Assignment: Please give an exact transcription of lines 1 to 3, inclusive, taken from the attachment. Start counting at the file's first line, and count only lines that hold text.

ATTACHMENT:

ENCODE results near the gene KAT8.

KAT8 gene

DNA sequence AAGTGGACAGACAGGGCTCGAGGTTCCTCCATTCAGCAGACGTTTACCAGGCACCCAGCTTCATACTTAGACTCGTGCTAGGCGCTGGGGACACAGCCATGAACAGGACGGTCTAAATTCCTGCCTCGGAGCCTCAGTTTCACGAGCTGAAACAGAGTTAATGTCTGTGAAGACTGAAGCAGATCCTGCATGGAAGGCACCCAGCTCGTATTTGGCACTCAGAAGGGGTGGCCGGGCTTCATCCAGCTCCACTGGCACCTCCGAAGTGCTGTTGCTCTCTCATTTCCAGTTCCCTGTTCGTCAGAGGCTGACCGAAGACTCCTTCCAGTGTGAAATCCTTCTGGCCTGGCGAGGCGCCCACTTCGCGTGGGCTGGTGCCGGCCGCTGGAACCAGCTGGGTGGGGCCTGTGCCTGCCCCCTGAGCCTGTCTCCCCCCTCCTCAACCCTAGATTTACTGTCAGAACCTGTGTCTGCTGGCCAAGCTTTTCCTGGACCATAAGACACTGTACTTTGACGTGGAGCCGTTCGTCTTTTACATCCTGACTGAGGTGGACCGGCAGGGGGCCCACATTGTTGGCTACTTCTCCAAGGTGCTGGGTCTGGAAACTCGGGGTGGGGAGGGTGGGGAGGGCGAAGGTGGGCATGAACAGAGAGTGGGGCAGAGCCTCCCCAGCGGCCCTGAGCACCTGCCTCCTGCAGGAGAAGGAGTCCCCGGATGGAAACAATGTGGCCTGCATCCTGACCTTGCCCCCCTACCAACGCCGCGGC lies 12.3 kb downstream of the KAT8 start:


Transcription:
ENCODE results near the gene KAT8.

KAT8 gene

DNA sequence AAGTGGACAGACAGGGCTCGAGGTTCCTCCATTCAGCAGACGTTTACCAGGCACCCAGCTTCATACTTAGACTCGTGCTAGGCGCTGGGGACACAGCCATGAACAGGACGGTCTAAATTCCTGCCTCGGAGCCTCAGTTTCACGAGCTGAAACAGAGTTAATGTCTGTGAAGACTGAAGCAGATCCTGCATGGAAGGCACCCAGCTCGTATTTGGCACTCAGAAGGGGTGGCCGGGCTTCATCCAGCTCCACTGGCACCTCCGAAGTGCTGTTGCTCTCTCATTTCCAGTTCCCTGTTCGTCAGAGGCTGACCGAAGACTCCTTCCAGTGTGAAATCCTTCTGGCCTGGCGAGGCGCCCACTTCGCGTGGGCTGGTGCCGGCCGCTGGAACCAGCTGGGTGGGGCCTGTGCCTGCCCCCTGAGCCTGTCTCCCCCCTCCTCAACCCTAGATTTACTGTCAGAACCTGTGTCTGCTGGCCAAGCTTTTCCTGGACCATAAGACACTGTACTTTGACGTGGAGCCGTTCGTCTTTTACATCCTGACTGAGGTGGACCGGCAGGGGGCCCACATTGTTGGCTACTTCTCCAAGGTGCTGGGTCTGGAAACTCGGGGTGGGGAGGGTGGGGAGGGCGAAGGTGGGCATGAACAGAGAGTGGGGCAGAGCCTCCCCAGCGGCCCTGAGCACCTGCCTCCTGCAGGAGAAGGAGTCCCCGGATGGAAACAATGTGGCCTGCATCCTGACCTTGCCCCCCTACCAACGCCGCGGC lies 12.3 kb downstream of the KAT8 start: